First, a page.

G20

IMF Managing Director Christine Lagarde discusses global economic priorities at the Brookings Institution, April 12, 2012

IMF Managing Director Christine Lagarde discusses global economic priorities at the Brookings Institution, April 12, 2012

The Spring Meetings of the IMF and the World Bank will be the focus of market attention this week. IMF Managing Director Christine Lagarde has set the ball rolling, with a speech calling for policy makers to “seize the day”. She is asking for a repeat of the “London moment” in February 2009, when G20 leaders announced a co-ordinated plan to rescue the global economy.

However, while her recommendations for action are perfectly sensible, there is an air of familiarity about them. They include a call for more financial resources for the IMF; delayed fiscal tightening in some countries, combined with longer term plans for budget consolidation;  easy monetary policy in the developed economies; continued reform of the financial system; renewed labour market reforms; and measures to promote fairness and eradicate poverty. With no atmosphere of crisis surrounding the Spring Meetings, there seems little chance of anything dramatic emerging on any of these fronts this week. 

Robert Zoellick, president of the World Bank, has said that gold is the “elephant in the G20 meeting room” and has suggested that the metal should be given a role in any fundamental reshaping of the global monetary system which may emerge from current international discussions. Although this was initially interpreted as a call for a return to the gold standard, Mr Zoellick on Wednesday said that this would be impractical. Instead, he seems to believe that gold should act as a kind of signalling mechanism, which flashes warning signs when uncertainty is rising, and confidence is falling, in the global economy. Maybe, but I am struggling to understand how this could be made to work in practice.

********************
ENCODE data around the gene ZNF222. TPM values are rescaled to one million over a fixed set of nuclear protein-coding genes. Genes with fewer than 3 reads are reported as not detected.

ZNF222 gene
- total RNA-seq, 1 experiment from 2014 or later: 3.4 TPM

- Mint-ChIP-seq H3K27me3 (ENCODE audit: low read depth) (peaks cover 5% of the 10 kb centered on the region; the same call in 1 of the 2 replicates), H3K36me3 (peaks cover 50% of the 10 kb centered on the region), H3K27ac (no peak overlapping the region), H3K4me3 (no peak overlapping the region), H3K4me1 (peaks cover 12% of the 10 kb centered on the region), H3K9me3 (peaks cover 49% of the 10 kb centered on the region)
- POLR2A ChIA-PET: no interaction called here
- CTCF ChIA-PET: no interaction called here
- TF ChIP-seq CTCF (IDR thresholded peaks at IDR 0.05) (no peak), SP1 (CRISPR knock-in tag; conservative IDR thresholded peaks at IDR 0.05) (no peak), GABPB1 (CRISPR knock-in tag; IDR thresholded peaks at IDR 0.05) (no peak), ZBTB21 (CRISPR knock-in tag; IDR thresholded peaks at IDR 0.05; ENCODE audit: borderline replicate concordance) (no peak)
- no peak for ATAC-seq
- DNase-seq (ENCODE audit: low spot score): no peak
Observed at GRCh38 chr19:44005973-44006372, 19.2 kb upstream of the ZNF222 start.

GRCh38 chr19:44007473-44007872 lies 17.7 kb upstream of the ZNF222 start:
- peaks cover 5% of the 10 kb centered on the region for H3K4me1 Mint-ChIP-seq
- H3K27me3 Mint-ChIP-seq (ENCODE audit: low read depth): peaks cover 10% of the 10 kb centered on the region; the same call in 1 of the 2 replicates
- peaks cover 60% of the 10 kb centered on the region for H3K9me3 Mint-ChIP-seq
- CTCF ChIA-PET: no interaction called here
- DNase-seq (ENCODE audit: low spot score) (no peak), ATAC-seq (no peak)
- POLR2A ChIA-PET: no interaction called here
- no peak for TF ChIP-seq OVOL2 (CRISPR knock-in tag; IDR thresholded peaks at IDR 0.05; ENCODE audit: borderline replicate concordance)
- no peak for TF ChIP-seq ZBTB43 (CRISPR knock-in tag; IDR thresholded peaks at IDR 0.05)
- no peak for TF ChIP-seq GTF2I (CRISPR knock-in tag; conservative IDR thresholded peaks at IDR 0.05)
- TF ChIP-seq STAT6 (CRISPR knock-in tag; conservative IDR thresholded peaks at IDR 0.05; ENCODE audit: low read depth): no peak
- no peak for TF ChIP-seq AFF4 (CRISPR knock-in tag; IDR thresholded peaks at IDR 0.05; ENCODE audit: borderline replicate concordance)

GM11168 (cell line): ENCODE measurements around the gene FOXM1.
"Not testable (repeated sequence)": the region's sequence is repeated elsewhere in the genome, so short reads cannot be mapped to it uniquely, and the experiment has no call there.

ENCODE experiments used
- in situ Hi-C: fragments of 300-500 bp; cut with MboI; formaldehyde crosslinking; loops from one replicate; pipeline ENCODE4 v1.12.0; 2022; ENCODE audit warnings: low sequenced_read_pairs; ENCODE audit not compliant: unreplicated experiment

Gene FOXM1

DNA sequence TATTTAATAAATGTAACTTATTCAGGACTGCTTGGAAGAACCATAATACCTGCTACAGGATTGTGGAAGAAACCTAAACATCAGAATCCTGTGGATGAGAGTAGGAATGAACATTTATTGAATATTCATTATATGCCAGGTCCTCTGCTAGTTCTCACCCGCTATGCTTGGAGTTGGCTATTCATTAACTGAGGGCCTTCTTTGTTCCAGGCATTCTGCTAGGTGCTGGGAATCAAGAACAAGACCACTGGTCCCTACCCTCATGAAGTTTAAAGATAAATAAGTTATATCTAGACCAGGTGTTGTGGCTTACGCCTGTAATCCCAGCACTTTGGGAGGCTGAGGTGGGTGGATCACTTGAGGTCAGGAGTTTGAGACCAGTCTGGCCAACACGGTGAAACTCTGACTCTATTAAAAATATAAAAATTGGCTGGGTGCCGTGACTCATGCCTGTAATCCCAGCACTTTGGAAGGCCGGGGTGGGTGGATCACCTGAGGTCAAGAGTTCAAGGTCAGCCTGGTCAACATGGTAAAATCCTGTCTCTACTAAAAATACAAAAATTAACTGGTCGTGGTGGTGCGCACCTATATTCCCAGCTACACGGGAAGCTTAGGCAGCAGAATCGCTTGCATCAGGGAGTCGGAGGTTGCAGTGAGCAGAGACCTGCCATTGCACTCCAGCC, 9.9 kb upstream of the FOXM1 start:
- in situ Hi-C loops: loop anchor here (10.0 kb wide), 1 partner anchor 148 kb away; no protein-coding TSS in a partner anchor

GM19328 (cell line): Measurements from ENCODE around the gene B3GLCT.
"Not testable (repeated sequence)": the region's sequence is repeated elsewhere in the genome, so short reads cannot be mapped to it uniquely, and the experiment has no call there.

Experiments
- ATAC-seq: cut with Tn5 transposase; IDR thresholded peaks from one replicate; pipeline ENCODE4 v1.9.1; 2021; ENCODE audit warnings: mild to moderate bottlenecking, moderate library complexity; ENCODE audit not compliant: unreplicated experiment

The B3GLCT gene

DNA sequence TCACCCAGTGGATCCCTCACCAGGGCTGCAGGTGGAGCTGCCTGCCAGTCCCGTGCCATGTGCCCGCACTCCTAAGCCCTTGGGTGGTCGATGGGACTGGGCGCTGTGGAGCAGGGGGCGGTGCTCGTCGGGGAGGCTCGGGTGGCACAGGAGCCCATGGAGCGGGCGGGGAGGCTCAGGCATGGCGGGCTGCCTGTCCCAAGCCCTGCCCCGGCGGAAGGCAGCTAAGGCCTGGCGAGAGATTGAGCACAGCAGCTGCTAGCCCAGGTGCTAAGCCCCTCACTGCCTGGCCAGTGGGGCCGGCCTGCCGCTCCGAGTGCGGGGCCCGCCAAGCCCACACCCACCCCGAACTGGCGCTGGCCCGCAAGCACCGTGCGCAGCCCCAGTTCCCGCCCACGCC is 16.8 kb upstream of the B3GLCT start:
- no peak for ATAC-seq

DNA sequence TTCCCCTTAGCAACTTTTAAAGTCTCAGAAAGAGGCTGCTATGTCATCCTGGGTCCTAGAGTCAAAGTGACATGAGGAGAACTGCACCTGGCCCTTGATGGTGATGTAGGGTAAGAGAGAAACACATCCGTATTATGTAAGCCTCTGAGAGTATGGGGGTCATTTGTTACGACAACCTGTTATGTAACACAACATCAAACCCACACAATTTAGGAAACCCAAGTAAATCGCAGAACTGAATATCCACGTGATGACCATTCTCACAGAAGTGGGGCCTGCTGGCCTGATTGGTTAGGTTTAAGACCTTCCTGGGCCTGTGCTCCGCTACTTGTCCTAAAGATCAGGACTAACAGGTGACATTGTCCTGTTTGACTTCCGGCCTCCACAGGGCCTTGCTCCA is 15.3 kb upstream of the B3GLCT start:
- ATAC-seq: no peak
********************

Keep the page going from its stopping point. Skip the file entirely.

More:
US Treasury Secretary Tim Geithner has written to his G20 colleagues suggesting that they should adopt a new approach to managing external trade imbalances. Specifically, he wants the G20 to agree to a limit on their current account surpluses and deficits over a period of years, and also to correct these imbalances if they seem likely to drift away from the agreed targets. This is a good idea, because multilateral action on global imbalances would be vastly preferable to a disorderly bilateral dispute between the US and China. But the Geithner plan, as currently drafted, is fraught with difficulties. 

Martin Wolf argues in his column this morning that the world’s two superpowers are in conflict over the dollar/yuan exchange rate, and that “when such elephants fight, bystanders are likely to be trampled”. Yet in preparations for the G20 summit in Korea in November, there is no sign that any of the other participating countries – especially the Europeans – want to join the US in talking specifically about the question of yuan overvaluation. According to reports, the US is likely to be “a posse of one” on this question.